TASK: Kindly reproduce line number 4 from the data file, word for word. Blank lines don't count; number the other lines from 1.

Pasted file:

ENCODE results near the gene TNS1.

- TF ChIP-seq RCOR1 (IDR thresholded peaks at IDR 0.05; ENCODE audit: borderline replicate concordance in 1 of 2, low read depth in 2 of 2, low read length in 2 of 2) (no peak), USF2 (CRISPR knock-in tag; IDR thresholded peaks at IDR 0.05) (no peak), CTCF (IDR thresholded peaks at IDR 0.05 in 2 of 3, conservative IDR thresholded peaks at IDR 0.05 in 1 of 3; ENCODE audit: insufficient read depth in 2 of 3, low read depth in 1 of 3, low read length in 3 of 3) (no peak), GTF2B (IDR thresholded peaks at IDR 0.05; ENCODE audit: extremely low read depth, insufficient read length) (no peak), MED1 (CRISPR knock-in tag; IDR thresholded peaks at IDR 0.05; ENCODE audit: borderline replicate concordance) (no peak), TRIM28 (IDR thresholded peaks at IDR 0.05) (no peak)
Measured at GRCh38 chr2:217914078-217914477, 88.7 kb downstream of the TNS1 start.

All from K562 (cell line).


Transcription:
All from K562 (cell line).